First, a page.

Ruby/DICT 0.9.0 
Author Message
 Ruby/DICT 0.9.0

Hi,

This is to announce Ruby/DICT.

Ruby/DICT is an RFC 2229 compliant client-side library implementation
of the DICT protocol. It can be used to write clients that access
dictionary definitions from a set of natural language dictionary
databases.

In the words of the RFC:

   The DICT protocol is designed to provide access to multiple
   databases.  Word definitions can be requested, the word index can
   be searched (using an easily extended set of algorithms),
   information about the server can be provided (e.g., which index
   search strategies are supported, or which databases are available),
   and information about a database can be provided (e.g., copyright,
   citation, or distribution information).  Further, the DICT protocol
   has hooks that can be used to restrict access to some or all of the
   databases.

In addition, rdict, a command-line based dictionary client built on
Ruby/DICT, is included in the archive.

For more information, please see:

    http://www.*-*-*.com/

Although this is the first public release of Ruby/DICT, the
implementation is fairly complete, so I'm optimistically setting the
version at 0.9.0. I expect only minor updates to the code as it heads
toward its 1.0.0 release.

Please send me e-mail concerning bugs, code improvements, suggestions
for features, etc.

Ian
--
Ian Macdonald               | I had to hit him -- he was starting to make

                            |
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                            |



Tue, 09 Nov 2004 18:41:13 GMT  
 Ruby/DICT 0.9.0

Quote:

>Hi,

>This is to announce Ruby/DICT.

Interesting: (I hope matz won't be forced to change ruby's name <g>):

 From The Free On-line Dictionary of Computing (09 FEB 02) [foldoc]:

  Ruby

     1. A {relational language} designed by Jones and M. Sheeran in
     1986 for describing and designing circuits (a {hardware
     description language}).  Ruby programs denote {binary
     relation}s and programs are built-up inductively from
     primitive relations using a pre-defined set of {relational
     operator}s.  Ruby programs also have a geometric
     interpretation as networks of primitive relations connected by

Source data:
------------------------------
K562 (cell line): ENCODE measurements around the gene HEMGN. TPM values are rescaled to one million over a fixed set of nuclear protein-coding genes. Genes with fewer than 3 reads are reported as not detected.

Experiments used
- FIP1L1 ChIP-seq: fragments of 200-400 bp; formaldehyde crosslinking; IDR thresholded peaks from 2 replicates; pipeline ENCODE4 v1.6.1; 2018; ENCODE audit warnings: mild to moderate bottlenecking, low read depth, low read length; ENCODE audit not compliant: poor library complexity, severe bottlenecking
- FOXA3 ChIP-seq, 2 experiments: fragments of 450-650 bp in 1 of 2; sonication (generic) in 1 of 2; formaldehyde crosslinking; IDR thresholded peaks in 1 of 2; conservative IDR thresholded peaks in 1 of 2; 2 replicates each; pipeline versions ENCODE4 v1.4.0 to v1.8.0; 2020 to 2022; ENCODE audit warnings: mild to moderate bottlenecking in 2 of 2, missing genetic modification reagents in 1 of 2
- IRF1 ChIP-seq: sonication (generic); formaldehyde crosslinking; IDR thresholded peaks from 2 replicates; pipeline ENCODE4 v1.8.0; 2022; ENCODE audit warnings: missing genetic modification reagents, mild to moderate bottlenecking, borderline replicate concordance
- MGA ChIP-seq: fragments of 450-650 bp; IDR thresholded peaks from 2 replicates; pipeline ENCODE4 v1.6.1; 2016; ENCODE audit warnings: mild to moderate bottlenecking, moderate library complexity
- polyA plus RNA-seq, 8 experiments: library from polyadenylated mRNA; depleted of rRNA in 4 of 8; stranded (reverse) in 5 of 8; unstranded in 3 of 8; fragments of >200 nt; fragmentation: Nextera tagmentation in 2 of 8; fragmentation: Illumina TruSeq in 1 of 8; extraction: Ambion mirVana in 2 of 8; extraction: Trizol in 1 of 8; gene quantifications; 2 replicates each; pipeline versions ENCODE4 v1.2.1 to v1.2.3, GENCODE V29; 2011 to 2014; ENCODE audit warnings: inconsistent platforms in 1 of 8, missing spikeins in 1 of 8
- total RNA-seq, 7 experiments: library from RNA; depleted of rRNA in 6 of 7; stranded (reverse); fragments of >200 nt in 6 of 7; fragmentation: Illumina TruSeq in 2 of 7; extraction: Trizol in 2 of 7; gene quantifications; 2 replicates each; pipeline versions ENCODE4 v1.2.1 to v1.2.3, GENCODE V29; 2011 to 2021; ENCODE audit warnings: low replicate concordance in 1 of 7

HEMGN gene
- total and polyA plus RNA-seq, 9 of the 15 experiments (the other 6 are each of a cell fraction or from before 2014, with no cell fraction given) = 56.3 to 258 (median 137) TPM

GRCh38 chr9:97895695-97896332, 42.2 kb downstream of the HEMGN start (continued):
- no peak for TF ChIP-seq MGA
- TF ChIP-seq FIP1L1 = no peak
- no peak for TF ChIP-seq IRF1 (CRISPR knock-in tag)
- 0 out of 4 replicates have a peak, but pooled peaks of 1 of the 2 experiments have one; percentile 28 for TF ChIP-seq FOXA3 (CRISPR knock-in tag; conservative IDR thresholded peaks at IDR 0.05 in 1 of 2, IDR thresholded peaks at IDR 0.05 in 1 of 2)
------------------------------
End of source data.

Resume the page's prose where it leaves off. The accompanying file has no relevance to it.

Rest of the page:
wires, which is important when layout is considered in circuit
     design.

     Ruby has been continually developed since 1986, and has been
     used to design many different kinds of circuits, including
     {systolic array}s, {butterfly network}s and arithmetic
     circuits.

     {(ftp://ftp.cs.chalmers.se/pub/misc/ruby/)} (129.16.225.66).

     ["Ruby - A Language of Relations and Higher-Order Functions",
     M. Sheeran, Proc 3rd Banff Workshop on Hardware Verification,
     Springer 1990].

     (1994-10-27)

     2. One of five pedagogical languages based on {Markov
     algorithm}s, used in Higman's report (below).  The other
     languages are {Brilliant}, {Diamond}, {Nonpareil} and {Pearl}.

     ["Nonpareil, a Machine Level Machine Independent Language for
     the Study of Semantics", B. Higman, ULICS Intl Report No ICSI
     170, U London (1968)].

     (1994-10-27)

====

The ruby we all know and love doesn't shop up at all !

Cheers,

Han Holl



Wed, 10 Nov 2004 03:21:53 GMT  
 Ruby/DICT 0.9.0

Quote:

> >Hi,

> >This is to announce Ruby/DICT.

> Interesting: (I hope matz won't be forced to change ruby's name <g>):

> From The Free On-line Dictionary of Computing (09 FEB 02) [foldoc]:

>  Ruby

>     1. A {relational language} designed by Jones and M. Sheeran in
>     1986 for describing and designing circuits (a {hardware
>     description language}).  Ruby programs denote {binary
>     relation}s and programs are built-up inductively from
>     primitive relations using a pre-defined set of {relational
>     operator}s.  Ruby programs also have a geometric
>     interpretation as networks of primitive relations connected by
>     wires, which is important when layout is considered in circuit
>     design.

Hmm. Well, I'm not responsible for the various dictionaries
themselves, or I would take the liberty of changingt this :-)

Ian
--
Ian Macdonald               | Whenever people agree with me I always feel

                            |
                            |
                            |



Mon, 15 Nov 2004 02:44:18 GMT  
 
 [ 3 post ] 

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